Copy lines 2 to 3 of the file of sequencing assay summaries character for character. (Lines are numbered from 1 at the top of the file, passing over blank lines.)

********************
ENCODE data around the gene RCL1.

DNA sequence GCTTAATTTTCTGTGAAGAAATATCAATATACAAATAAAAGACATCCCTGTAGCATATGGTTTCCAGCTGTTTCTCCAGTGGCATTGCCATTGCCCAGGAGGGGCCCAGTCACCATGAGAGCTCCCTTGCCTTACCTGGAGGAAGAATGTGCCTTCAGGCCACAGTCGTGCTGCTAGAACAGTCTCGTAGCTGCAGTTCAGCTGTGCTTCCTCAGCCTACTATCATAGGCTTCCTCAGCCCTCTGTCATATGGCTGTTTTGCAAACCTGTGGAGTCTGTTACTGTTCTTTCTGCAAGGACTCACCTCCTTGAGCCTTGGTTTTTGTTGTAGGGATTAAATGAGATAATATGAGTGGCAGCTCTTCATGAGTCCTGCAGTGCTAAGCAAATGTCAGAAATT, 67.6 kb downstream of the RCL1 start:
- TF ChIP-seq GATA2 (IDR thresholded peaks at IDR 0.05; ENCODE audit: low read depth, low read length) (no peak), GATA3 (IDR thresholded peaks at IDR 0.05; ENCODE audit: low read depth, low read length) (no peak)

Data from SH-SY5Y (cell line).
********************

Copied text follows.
DNA sequence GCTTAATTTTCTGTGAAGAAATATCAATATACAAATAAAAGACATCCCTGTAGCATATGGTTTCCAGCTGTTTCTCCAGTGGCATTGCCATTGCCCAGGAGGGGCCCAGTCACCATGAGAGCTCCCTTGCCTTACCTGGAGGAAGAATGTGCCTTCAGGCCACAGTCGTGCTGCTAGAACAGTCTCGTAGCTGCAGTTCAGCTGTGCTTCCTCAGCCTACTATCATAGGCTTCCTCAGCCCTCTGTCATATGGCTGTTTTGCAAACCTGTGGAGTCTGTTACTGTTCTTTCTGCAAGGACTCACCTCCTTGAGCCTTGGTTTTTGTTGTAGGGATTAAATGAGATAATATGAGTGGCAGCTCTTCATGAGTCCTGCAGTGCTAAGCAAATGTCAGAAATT, 67.6 kb downstream of the RCL1 start:
- TF ChIP-seq GATA2 (IDR thresholded peaks at IDR 0.05; ENCODE audit: low read depth, low read length) (no peak), GATA3 (IDR thresholded peaks at IDR 0.05; ENCODE audit: low read depth, low read length) (no peak)